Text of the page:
The corporate financiers, bankers and lawyers who put together merger and acquisition deals have had plenty of time to ponder their next move after returning from their summer holidays

After a year that most of them spent twiddling their thumbs, some have begun talking up the market as buyers regain their appetite and more distressed companies are forced to offer themselves up.

The latest figures from financial research firm Corpfin, however, suggest this is no more than talk. The number of deals done this year has fallen from 51 in the first quarter to 37 in the three months to the end of September.

Meanwhile, the value of transactions has held steady at just above £300m, although the third quarter figure does not include Balfour Beatty’s £380m acquisition of consultant Parsons Brinckerhoff. It’s a far cry from the peak of a cycle a couple of years ago (see graph).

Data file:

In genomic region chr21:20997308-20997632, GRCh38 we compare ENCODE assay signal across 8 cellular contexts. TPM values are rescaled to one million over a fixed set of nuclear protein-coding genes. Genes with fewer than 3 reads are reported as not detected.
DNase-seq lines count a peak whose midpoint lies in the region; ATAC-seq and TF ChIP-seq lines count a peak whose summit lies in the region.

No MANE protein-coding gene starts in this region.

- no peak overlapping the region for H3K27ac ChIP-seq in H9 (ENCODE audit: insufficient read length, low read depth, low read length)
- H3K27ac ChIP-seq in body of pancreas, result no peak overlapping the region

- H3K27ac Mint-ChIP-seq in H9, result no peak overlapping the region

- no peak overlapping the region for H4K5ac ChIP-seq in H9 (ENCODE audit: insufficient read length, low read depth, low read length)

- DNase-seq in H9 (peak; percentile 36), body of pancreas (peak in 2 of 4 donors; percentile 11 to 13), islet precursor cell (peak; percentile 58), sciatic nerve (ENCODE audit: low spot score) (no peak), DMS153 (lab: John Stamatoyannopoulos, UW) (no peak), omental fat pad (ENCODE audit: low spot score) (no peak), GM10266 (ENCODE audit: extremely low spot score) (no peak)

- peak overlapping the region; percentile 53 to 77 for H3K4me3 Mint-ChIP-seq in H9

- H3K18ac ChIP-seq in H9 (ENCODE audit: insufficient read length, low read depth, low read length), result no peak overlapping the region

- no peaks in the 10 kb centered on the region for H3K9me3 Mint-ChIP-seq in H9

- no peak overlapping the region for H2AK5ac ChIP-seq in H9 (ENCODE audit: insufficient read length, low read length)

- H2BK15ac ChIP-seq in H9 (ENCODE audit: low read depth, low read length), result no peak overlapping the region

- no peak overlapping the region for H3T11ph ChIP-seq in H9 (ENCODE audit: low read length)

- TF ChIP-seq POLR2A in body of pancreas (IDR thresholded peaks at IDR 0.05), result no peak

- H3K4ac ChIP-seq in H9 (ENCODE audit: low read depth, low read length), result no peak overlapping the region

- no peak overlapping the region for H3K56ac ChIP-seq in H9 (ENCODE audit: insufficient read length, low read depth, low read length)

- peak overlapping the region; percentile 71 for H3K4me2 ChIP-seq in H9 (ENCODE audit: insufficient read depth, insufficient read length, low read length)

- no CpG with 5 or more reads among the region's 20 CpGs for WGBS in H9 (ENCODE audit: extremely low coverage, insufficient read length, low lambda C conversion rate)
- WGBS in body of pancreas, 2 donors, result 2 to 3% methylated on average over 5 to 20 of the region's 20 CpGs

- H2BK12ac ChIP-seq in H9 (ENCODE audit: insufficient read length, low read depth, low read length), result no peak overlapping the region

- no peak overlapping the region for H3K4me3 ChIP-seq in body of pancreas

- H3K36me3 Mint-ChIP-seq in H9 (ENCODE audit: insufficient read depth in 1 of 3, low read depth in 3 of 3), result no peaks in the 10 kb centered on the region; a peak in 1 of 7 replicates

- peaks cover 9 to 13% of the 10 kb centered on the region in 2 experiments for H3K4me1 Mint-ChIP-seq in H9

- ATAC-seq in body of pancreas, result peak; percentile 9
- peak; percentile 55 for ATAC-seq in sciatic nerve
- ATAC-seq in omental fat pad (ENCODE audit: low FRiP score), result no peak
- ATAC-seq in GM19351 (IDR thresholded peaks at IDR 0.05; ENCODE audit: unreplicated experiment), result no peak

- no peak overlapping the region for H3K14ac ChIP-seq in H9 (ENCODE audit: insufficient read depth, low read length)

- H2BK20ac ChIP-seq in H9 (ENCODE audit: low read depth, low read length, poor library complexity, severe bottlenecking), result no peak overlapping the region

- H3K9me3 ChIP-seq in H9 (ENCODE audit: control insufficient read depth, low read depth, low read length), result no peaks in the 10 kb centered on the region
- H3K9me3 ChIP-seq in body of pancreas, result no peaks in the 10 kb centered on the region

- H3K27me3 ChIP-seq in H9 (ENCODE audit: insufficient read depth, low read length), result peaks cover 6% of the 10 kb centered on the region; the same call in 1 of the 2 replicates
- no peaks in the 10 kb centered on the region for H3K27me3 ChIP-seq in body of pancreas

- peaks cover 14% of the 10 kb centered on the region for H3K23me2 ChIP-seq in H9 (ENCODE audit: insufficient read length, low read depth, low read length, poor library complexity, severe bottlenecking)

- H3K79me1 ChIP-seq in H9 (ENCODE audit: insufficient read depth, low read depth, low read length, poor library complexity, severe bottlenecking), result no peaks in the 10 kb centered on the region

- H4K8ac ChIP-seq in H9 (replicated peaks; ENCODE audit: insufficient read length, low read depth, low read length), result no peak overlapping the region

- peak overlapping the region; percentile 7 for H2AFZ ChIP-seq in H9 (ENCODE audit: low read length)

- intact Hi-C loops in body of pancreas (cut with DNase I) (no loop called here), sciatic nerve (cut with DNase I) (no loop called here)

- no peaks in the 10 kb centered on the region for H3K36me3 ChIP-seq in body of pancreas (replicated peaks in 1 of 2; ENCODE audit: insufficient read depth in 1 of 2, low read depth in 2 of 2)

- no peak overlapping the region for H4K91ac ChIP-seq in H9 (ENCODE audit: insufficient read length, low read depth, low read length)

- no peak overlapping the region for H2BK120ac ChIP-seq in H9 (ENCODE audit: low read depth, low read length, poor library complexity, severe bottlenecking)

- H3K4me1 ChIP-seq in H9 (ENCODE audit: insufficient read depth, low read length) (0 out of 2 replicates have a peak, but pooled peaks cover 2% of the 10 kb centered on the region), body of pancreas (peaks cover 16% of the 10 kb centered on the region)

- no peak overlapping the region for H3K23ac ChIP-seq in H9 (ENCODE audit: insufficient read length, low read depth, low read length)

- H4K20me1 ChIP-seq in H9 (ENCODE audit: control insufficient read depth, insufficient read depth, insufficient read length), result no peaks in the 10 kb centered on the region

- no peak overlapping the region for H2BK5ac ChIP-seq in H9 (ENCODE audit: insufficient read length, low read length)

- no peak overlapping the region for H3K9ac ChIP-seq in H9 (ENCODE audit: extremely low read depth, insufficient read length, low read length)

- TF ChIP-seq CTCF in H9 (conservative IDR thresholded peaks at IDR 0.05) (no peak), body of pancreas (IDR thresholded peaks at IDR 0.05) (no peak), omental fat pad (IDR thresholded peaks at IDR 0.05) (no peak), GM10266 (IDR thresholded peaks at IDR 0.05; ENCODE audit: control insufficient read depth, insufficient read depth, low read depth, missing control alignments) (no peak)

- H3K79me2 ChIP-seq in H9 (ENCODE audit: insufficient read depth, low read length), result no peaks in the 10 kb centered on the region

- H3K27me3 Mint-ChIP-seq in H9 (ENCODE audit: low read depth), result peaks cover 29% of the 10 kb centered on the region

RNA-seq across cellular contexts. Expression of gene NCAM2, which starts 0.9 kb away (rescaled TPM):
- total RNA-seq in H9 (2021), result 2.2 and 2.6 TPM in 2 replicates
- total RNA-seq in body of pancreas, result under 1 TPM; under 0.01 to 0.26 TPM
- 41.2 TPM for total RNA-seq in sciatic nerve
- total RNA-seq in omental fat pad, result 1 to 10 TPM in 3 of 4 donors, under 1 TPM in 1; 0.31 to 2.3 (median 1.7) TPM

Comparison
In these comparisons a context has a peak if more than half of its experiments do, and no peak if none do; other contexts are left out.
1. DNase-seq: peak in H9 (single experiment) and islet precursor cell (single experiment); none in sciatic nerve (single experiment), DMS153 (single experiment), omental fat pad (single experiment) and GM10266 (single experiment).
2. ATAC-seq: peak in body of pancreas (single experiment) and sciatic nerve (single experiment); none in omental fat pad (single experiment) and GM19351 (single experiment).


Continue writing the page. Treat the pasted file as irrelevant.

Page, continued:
This month two medium-sized firms have been forced down the financial restructuring route. Lancsville, the £136m-turnover contractor, is hoping to bring a fresh investor on board as part of a deal with its lenders, and Multibuild, the £80m-plus turnover Stockport firm, is attempting to cut a deal with its queue of creditors to allow it to continue trading.

Balfour’s Parsons Brinckerhoff deal may be evidence of a growing appetite on the part of buyers, but it hasn’t been enough to convince Peter Gray, a takeover specialist at Cavendish Corporate Finance.

Six months ago he said there were no signs of life in the M&A market for construction. Half a year later, he says the construction sector has all but moved off his radar as he seeks deals elsewhere.

He said: “I don’t see it returning for a couple of years. There are just so few buyers out there – you’ve got Bouygues and Vinci and that’s about it.”

For now, all the talk about creating economies of scale through the merger of larger contractors and consultants remains just that.